Who gives the A If there is no Oboe?
I'll be concertmaster of my school symphony. We have every band instrument but the oboe, contrabassoon and English horn. Who gives the first and second A for the band?
Most likely either the principal clarinet, or you.
Y'all tune beforehand, off stage, using phone apps. Then the CM "tunes" the orchestra on stage as a quaint and very fake ritual.
Probably you as concertmaster like Mary Ellen said, unless there's a piano or some fixed pitch instrument, in which case you get the A from piano, and then orchestra gets A from you, or everyone gets the A from the piano directly.
Both Mary Ellen and Paul are correct. :-)
had this happen in a youth symphony rehearsal before. all of the oboes were gone that day, along with most clarinets and flutes and all bassoons. we were left with four woodwinds and nearly a full brass section. they had me give the A and it wasn't a particularly successful tuning experience
No contrabassoon? You must be really threadbare!
In one 50-piece community orchestra I play in, the start-up tuning protocol is a B-flat by the oboe for the brass and woodwind, followed by an oboe A for the cellos and violas, and then the upper strings last. The double basses apparently make their own arrangements. Later re-tunes during rehearsal or a performance are by the orchestra as a whole.
In both of the orchestras I play in, the first substitute if no oboist is present is a clarinet, and if no clarinets are present then the concertmaster is next in line.
Oh, and I've played in one of those bad orchestras Dorian refers to. They weren't not fake-tuning... in fact, tuning often took up to 15 minutes because each instrument in the winds and brass got a separate A, each string section had a separate A, the second violin and cello sections would tune one stand at a time because it was the only way to get them in tune, and the concertmaster would direct individuals to tune up or down in almost every rehearsal.
Once upon a time at our uke group a pro violist (who is now my violin teacher) turned up to slum it. We two were early and she wanted to tune her uke to mine. I told her it would be better to wait until a few more people arrived and then take an average.
Malcolm said he uses a tuning fork. Well, the OP is in a school orchestra. I have NEVER seen a teenager use a tuning fork. Andrew H's situation is not that uncommon. A lot of community orchestras have elderly players whose hands have long since lost the ability to wrestle with their tuning pegs. But the solution is to find a room offstage where you can form a "tuning line" where there is an electronic tuner and someone sitting there to help. Why they don't get gear pegs I'll never know.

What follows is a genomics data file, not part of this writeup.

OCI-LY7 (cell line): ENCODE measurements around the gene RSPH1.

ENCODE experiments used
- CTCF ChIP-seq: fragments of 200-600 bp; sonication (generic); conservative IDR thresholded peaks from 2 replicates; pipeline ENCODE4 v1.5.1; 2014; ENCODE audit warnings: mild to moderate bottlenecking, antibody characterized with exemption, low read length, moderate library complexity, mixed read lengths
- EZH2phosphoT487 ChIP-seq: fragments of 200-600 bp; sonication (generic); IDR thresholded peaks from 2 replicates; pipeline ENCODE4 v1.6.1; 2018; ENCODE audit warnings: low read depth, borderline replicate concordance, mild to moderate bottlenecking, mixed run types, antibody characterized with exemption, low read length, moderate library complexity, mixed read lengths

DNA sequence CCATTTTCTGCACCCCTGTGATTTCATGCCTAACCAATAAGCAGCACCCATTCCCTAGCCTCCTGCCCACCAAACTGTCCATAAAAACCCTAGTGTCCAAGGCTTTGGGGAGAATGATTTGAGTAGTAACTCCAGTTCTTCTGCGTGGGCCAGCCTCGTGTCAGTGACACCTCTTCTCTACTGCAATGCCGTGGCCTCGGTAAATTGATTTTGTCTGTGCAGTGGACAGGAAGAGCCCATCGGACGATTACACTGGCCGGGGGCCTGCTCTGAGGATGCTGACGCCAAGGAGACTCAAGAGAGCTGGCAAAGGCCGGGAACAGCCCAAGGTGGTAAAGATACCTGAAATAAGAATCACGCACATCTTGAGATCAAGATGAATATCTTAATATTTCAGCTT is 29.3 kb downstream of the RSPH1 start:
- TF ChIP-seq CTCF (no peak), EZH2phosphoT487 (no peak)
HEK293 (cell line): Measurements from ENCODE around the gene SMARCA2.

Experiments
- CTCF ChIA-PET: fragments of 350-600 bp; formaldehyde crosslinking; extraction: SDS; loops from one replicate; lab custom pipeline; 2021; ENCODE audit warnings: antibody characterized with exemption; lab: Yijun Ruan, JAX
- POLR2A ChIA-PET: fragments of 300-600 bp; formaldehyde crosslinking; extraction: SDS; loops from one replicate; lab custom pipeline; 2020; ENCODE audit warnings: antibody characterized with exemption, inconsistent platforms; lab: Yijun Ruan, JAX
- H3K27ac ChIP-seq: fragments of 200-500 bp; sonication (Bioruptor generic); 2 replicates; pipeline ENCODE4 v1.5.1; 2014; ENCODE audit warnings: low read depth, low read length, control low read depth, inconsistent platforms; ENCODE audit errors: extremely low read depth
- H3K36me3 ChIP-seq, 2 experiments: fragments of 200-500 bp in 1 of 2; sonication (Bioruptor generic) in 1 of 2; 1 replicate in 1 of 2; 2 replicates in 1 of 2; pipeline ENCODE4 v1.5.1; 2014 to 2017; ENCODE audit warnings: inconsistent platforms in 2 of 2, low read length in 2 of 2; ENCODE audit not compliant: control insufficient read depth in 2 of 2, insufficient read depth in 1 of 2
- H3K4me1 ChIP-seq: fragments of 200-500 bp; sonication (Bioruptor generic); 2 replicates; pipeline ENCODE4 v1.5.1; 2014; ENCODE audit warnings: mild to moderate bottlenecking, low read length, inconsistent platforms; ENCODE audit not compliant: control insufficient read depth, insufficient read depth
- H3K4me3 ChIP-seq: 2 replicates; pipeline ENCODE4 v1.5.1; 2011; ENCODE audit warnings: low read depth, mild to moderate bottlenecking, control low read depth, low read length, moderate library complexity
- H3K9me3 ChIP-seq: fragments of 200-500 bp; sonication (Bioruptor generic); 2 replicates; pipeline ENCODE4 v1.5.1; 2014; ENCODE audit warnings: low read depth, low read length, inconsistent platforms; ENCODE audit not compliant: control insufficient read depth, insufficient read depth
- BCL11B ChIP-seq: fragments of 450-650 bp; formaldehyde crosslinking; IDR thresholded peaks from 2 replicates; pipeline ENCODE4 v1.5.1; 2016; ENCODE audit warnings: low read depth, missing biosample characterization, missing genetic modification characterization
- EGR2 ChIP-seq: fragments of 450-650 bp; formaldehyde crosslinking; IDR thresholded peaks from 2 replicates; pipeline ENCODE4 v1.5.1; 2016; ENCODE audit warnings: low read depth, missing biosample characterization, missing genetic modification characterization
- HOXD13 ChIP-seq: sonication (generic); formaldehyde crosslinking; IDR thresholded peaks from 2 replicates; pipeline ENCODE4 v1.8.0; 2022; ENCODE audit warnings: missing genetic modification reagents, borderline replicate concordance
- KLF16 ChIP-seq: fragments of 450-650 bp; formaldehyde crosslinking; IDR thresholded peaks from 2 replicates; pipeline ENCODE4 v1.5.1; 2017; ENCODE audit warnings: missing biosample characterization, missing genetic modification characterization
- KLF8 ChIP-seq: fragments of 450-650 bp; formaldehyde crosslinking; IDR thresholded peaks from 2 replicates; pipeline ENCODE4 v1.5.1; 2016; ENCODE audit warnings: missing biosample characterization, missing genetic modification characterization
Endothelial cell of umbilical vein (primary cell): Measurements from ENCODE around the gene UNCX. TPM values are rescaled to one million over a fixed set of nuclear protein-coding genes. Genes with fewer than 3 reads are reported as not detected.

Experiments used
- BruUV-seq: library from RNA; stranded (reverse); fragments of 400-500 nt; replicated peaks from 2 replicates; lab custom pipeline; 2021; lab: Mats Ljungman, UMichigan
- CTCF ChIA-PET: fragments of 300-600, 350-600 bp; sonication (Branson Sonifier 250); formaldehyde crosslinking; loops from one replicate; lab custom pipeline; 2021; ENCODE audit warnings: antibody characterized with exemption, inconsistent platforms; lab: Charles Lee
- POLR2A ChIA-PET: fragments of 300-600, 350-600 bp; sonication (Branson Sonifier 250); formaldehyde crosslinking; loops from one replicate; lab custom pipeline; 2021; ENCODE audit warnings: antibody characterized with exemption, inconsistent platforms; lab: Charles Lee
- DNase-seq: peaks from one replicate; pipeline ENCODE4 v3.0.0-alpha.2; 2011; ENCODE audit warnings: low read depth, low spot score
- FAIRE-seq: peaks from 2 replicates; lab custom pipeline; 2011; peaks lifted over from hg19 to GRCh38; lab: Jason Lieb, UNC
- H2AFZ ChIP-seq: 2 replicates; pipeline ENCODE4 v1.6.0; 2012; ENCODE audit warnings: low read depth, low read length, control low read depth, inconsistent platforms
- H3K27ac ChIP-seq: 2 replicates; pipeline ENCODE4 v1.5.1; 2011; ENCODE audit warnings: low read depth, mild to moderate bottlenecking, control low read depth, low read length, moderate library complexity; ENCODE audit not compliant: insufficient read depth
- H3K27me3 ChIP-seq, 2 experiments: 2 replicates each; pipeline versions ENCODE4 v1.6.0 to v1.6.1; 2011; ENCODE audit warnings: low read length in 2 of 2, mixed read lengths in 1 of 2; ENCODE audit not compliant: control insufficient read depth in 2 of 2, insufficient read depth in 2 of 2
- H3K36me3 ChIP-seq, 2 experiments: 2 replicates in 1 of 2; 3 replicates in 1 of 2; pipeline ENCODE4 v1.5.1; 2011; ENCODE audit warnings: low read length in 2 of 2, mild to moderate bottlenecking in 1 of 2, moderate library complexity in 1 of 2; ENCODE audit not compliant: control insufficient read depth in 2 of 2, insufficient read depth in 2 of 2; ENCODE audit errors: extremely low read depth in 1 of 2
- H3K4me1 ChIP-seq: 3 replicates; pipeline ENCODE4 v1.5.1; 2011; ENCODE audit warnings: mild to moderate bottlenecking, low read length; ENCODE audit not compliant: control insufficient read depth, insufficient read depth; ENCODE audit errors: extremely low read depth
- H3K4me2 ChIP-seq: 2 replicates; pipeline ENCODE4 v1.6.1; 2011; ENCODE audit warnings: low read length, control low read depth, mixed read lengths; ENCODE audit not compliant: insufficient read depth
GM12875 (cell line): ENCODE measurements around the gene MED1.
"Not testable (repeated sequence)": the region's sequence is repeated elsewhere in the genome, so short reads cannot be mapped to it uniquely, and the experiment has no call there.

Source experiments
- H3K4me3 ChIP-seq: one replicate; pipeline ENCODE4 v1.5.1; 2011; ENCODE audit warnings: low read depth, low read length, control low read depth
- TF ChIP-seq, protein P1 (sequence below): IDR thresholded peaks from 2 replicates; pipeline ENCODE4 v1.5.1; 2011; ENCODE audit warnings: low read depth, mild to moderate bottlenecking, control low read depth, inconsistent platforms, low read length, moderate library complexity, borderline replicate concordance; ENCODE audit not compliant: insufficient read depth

I say, have someone with perfect pitch hum an A.
Never seen a teenager use a tuning fork? I can record a video and send it to you, if you want. It's rare, but not very interesting.
I've given an A, but never given a F.
I've still got the Hohner A440 tuning fork I bought in 1974 as a 14-year-old oboist.
Leader = concertmaster
Tom I feel like that might be unreliable, especially in a high school orchestra...
Cotton thanks for the offer but my own kids know how to use tuning forks. However when they go to rehearsals they use phone or tuner.
The community orchestra I am in rehearses once a week without the brass and wood winds.
In my community orchestra, the conductor said the same as Paul; tune beforehand using a phone app, all four strings. The final tuning to the oboe is mostly, mostly, for show.
Tune the A to the phone app.
I bought a few A440 tuning forks recently on Amazon. Two (Planet Waves and a dirt-cheap Chinese Kasstino) were perfect. The third, a Sodial, was 450Hz according to my Snark! I don't own a smartphone.
David Finckel, former cellist with the Emerson Quartet, and currently co-director of the Chamber Music Society of Lincoln Center has written that the Emerson used to tune to a tuner - it avoided arguments. But I did not learn what "tuning system" they used.
For chamber music, my usual solution is to tune my D and G strings in perfect 5ths so they are in tune with the violins, and then use a phone app to tune my C string to an equal-temperament 5th below the G string.
shoot the pianist.
Actually I agree with Mary Ellen. It's how I do it, but it's not what the conductor recommended. It's an equal temperament issue. Tuning the other strings by ear gives you perfect fifths, a bit wider than what the app will give you. So if you use open strings and you've tuned all four by the app maybe you'll be better in tune with the winds than if you tuned perfect fifths. Same with a piano tuned in equal temperament.
If a viola (and cello for that matter) are tuned in perfect fifths in a string quartet environment the E harmonics of the C strings of those instruments will clash with the open E of the violins.
Some years ago, when on holiday in Ireland, I attended the finals of an important harp competition. I think the 1st prize was €6000, so it was not inconsiderable.
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